"Within a week, all the symptoms were back, stronger than before," says Deischl.
There is hardly any work to be thought of, dizziness and weakness keep forcing him to go to bed.
He gets support in Munich from friends who accompany him to the doctor.
When he is really bad, his parents take him home to Patetten and take care of him.
The fact that he gets medical support is a stroke of luck that many people who have been damaged by vaccination do not have.
Because there are far too few doctors who deal with the post-vac syndrome.
Those few are overrun by patients in the same situation.
The chief physician of a clinic in the Upper Palatinate certified Josef Deischl that autoantibodies had been detected in his blood, which could lead to irreversible organ damage.
The only treatment option for this is so-called immune adsorption, which is a blood wash that removes these antibodies and can thus noticeably improve the quality of life.
The problem: Since there are no studies on this, the health insurance company does not cover the costs either.
Josef Deischl wants to leave no stone unturned.
He paid for the first such therapy himself.
He has already spent more than 11,000 euros on this and on special medication.
In February he is registered at the Hanover dialysis center for another blood wash.
He is driven by his great hope of being able to lead a reasonably normal life again afterwards.
“I don't necessarily need to be able to climb a mountain.
But going back to eating normally with friends would be a great success."
After a long struggle, he has decided to go public with his fate.
"As a vaccine victim, you are still stigmatized, that's a hot topic." But he's not alone.
Deischl is in a Munich self-help group with 30 people affected, and the number of participants is growing steadily.
In a corresponding grouping on the Internet, there are 160 people.
But the Post-Vac consultation at the University Hospital in Marburg shows that there is much more.
Around 6,000 sick people are said to be on the waiting list for an appointment.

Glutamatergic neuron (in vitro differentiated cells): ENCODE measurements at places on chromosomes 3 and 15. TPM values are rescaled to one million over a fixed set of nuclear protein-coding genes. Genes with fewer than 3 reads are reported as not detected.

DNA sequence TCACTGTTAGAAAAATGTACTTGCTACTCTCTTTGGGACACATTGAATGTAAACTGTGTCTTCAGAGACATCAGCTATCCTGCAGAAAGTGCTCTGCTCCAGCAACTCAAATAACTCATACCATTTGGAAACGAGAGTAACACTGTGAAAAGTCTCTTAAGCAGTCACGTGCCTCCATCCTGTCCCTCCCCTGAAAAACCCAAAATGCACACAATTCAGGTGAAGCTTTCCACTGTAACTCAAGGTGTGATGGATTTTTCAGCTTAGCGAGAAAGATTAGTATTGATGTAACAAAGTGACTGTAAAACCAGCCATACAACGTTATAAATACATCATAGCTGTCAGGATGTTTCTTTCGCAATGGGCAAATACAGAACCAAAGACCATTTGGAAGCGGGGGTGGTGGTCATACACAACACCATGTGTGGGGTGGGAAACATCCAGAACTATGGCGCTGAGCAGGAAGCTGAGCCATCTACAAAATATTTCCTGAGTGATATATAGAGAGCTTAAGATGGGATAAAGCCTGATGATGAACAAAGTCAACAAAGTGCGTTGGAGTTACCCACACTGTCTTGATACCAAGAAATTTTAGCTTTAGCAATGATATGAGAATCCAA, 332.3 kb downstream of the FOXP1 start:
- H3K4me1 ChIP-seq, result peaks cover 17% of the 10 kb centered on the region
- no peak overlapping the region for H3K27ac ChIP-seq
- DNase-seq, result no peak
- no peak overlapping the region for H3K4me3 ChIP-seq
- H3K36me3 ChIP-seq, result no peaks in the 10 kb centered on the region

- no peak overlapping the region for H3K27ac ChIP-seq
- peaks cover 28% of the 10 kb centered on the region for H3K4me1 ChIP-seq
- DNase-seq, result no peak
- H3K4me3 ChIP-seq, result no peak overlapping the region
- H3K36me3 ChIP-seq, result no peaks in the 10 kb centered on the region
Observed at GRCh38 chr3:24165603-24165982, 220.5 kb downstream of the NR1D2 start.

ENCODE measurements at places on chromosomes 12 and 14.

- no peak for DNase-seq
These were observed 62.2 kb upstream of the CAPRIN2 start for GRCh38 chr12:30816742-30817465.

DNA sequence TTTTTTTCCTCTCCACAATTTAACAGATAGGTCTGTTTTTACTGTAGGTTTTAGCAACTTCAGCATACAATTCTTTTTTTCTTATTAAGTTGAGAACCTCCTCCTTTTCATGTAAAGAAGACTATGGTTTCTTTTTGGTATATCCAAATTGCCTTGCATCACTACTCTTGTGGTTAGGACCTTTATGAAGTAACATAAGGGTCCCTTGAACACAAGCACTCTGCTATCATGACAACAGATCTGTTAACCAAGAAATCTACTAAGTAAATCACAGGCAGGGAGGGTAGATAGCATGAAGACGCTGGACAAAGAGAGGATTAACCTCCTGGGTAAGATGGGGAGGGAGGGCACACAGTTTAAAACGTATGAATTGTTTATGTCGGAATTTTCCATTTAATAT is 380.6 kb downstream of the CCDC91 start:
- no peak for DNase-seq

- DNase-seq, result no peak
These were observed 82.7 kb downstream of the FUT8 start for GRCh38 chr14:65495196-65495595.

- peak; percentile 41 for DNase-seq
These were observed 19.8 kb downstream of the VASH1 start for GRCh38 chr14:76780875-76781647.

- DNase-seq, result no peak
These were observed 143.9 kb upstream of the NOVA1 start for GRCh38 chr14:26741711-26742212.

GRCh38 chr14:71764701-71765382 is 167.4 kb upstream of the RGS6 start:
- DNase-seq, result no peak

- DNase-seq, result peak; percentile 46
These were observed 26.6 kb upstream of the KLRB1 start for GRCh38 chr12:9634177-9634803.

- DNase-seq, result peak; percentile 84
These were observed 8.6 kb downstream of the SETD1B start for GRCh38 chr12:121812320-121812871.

Together with other sufferers, Deischl works in action groups and with a media presence to ensure that scientific studies on the post-vac syndrome are promoted and research results are made publicly accessible.
Because it's not just about the health insurance companies covering the costs for therapies, but also about recognizing the vaccine damage as such.
This is the only way those affected can receive compensation under the Victim Compensation Act.
And this is urgently needed, because most of the sick people are unable to work and fall under social security after the expiry of the sick pay.
To ensure that the topic also reaches the Bundestag, people with Long-Covid, ME/CFS and Post Vac set up 400 camp beds in front of the Berlin Reichstag on January 19th as part of the "Not recovered" initiative and thus attracted attention.
Josef's parents Peter and Christine took the opportunity at the Green Week in Berlin to present Andreas Lenz (CSU), member of the Bundestag from the Erding-Ebersberg constituency, with a book about the post-vac syndrome in order to continue to sensitize politicians to the topic (we reported).
Despite the serious illness, Josef Deischl is still not a strict opponent of vaccination.
"However, I would advise everyone to consider carefully whether they belong to the risk group and whether they can be vaccinated." hd